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The NSA monitoring users

 

In 2013, NSA contractor Edward Snowden came forward with information that rocked the public. NSA is keeping an eye on world events, which we already knew, but even more shockingly, the agency spies on its own citizens. Edward Snowden paid a heavy price and fled the country for revealing this information, but the public took notice.

In the months that followed, it was revealed that not only was the NSA spying on Americans, it was using its considerable budget to invent ingenious ways to do so. Movement tracking, hacking, data gathering software and even cables across the ocean floor. Nothing was taboo in their attempts to gather ammunition against the very people they are sworn to protect.

PRISM

PRISM act collecting informationPRISM is the Public Record Information System Methodology, also known as SIGAD US-984XN. It wasn’t a new act when it was revealed in 2013. In fact, it had already been in place since 2007. Since its inception, PRISM has been keeping phone logs, messages, emails, and encrypted data under the guise of preventing terrorism.

Under PRISM, court orders can be filed to gather private information from any ISP, phone service provider, and even social media sites like Facebook. They can monitor search engines like Google and Yahoo for whatever information they need. These documents are kept on file to be used however NSA wishes. PRISM is by far the largest technique NSA uses to snoop on its own people, accounting for nearly 91% of all the information collected by the agency.

Other ways NSA could be Targeting You

As we mentioned, PRISM is the largest data collection source, but it is not the only one.

  • Tapping underwater cables: Cables that run across the ocean floor, the framework that keeps the world connected on the Internet. NSA doesn’t need any authorization to tap into these cables and spy on everyone at once. They can attach devices directly to the cables and accomplish all the data collection they wish, not just around the globe, but on their own citizens as well.
  • Cell phone towers: Cell phone towers have the ability to track and pinpoint the user’s exact location at any time, with or without using a SIM card. These coordinates are sent back to the big guys, like Google. Google is required to turn these records over to the NSA, if requested, under the PRISM act.
  • Tailored Access Operations: The TAO is responsible for gathering information directly from your devices that are connected to the Internet. This information includes credit cards and purchases, text messages, and even phone conversations. To ensure that your device can be hacked, NSA requires cell phone, computer and tablet manufacturers to install vulnerabilities into your devices.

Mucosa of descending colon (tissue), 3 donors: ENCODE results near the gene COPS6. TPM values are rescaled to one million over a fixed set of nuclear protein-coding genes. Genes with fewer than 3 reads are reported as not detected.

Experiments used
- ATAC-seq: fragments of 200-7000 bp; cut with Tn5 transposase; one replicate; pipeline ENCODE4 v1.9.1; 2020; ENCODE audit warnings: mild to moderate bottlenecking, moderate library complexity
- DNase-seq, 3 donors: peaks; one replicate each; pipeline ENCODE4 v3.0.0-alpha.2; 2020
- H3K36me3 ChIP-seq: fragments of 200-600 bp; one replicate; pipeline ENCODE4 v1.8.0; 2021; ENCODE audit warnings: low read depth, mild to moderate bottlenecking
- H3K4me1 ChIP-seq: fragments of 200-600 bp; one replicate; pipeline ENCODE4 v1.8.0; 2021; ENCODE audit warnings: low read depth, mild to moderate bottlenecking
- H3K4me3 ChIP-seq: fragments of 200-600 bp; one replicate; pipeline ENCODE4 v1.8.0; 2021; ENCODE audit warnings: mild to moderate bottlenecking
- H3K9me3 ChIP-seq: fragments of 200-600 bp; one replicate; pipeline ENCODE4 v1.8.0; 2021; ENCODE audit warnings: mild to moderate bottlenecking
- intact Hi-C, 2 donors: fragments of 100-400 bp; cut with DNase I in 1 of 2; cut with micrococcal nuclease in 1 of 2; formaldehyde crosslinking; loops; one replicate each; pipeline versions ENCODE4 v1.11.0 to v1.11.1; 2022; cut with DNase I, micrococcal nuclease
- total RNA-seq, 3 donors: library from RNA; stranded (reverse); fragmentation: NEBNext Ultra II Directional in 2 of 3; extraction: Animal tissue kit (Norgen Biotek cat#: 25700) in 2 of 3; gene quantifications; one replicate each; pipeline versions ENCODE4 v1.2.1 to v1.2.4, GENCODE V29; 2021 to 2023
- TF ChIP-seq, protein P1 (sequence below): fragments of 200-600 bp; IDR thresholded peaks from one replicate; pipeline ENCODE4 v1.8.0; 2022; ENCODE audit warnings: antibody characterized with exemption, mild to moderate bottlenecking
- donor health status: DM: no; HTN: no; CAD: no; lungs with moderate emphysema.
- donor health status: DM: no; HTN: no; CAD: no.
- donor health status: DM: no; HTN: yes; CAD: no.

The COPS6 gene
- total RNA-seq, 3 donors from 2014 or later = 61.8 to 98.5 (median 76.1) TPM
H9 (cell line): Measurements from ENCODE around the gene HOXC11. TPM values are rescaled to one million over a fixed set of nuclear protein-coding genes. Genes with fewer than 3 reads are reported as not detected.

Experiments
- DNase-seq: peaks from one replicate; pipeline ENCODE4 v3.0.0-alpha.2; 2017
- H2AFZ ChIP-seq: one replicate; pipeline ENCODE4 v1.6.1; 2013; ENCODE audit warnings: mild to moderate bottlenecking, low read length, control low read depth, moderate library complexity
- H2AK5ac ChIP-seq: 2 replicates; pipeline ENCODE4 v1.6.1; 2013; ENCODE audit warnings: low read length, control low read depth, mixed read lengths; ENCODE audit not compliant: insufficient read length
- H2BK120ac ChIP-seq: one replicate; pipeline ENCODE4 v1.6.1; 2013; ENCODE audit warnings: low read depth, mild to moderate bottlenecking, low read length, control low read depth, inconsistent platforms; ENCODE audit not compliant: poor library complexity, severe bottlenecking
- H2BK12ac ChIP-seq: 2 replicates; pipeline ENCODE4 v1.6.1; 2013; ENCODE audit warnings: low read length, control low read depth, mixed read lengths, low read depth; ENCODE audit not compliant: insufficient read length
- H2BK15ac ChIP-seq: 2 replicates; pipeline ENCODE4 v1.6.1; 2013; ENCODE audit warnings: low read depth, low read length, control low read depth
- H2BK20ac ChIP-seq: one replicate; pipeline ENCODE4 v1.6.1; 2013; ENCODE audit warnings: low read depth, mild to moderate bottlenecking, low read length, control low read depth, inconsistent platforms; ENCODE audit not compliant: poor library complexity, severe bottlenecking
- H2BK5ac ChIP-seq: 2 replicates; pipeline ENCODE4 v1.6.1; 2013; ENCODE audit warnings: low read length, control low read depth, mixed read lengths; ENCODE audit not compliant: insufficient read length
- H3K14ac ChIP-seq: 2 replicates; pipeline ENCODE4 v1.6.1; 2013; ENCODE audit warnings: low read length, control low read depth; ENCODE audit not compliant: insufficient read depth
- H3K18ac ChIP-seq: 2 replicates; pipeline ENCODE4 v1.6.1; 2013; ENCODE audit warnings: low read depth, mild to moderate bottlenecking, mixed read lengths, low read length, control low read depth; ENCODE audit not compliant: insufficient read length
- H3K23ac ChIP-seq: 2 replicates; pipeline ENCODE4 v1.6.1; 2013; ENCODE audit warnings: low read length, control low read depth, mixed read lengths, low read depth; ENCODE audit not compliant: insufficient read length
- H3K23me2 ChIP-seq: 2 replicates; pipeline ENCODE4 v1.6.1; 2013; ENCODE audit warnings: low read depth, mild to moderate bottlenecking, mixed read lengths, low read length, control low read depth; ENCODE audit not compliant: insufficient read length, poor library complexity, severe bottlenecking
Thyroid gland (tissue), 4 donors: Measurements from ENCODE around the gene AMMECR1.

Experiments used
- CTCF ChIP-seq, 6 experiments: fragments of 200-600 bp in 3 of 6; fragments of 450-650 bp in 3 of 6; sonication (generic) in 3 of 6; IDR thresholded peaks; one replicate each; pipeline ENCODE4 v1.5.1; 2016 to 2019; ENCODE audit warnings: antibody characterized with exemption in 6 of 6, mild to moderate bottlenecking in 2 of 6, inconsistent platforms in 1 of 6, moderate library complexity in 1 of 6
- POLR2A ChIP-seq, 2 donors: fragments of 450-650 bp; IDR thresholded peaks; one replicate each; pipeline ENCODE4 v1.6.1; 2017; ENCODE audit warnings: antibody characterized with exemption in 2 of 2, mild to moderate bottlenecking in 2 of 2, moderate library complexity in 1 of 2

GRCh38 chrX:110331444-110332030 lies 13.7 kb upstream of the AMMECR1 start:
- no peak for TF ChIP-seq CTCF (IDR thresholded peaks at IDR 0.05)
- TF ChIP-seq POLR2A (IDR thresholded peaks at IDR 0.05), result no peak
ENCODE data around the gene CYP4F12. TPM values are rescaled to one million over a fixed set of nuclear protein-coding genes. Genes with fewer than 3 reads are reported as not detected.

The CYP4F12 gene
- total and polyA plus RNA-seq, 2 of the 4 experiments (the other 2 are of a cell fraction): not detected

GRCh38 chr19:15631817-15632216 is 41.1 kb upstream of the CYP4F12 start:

Does the NSA spie on other countries?

No one was exceptionally shocked to find that the NSA had been tapping into information from other global powers. What was disturbing, however, was the 2015 WikiLeaks revelation that since the 1990’s, active espionage had been ongoing in Germany. Chancellor Angela Markel had her devices tapped, revealing personal conversations on her cell phone and email missives.

Spying on other countries

WikiLeaks went on to reveal that Germany was only one of many countries being secretly observed. Brazil was one such country, with its economic information being hacked right down to the leaders of the Central Bank. NSA spied on the government, too, even going so far as to release the phone numbers of thirty ministers, including the then president of Brazil, Dilma Rousseff.

What This Means for You?

We have long known that our Internet habits make us vulnerable to attacks from hackers seeking our identities, passwords, accounts and financial information. What we didn’t realize until relatively recently is that our privacy is at risk from an even bigger entity, the NSA. How can we hope to protect our privacy from a giant with pockets as deep as the NSA has?

  • Keep in mind that some search terms are automatic triggers for the NSA “defense” systems, even if you had no intention of wrongdoings.
  • End to end encryption can add an extra layer of protection for your communications. You can encrypt information stored on your hard drive as well, to make it less vulnerable to hacking.
  • Use a VPN to shield your Internet activity from prying eyes. Remember, though, that many VPNs keep logs of your activity, and they must release these files if ordered to do so. This is still one of the best ways to protect yourself, but make sure your VPN guarantees that it does not keep logs. The VPN can even originate from a different country that isn’t as worried about collecting and keeping data.